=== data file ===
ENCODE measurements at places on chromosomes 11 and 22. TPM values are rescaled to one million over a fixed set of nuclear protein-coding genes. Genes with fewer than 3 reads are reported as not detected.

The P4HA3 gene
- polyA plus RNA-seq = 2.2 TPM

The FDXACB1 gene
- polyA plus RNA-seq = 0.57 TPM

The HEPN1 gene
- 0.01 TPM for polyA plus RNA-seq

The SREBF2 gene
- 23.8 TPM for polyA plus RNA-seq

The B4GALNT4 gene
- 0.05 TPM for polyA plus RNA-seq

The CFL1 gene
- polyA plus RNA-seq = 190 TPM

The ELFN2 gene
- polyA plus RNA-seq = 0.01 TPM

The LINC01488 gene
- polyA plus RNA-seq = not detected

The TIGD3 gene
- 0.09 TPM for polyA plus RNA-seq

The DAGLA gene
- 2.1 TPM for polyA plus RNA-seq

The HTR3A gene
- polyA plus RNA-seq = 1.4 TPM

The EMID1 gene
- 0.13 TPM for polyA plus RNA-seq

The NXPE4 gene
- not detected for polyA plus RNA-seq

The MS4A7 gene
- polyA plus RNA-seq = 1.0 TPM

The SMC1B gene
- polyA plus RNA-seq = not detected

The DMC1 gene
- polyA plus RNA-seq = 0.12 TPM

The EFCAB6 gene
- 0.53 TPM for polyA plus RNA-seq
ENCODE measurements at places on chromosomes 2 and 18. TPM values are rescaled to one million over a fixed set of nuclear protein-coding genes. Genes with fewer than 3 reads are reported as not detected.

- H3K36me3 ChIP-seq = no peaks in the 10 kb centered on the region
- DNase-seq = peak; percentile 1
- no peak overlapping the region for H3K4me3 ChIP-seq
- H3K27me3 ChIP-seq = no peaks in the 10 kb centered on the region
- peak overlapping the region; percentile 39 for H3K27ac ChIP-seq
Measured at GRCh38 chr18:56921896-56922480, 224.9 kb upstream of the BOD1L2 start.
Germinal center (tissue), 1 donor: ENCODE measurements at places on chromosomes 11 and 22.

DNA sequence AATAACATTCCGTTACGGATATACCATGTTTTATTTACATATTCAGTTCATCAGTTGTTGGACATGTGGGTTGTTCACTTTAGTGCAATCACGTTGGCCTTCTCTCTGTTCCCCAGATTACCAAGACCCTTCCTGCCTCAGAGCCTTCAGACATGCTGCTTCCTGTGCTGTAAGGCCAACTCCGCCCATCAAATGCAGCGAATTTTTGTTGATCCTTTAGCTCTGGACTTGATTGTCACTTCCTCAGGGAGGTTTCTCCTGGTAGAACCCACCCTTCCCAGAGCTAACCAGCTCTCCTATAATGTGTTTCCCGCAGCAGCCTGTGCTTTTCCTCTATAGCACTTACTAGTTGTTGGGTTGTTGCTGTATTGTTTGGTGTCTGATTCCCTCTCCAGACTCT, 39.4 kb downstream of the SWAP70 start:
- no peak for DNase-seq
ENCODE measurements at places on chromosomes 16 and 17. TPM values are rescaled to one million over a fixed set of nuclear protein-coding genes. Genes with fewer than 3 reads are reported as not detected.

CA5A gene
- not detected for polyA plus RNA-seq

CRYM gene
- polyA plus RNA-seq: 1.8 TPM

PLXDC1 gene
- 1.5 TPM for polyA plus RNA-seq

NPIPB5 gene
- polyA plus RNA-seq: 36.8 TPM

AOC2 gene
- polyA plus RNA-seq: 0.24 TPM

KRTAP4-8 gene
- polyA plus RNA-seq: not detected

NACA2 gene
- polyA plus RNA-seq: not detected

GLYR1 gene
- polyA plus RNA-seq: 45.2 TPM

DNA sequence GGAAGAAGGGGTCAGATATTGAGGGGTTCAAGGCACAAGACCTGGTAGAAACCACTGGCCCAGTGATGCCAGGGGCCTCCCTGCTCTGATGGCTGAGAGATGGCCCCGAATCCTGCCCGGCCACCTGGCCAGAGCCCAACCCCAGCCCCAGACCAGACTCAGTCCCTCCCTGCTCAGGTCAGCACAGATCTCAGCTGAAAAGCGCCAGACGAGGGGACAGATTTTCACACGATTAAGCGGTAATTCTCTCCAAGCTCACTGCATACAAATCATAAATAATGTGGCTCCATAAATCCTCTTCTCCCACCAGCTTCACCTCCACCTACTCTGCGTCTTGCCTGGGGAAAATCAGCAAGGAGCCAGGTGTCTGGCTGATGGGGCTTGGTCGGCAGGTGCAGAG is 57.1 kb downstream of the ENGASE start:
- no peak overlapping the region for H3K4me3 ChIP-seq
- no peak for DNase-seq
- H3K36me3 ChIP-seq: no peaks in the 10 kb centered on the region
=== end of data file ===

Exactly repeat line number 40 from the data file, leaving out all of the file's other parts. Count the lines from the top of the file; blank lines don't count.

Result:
- H3K27me3 ChIP-seq = no peaks in the 10 kb centered on the region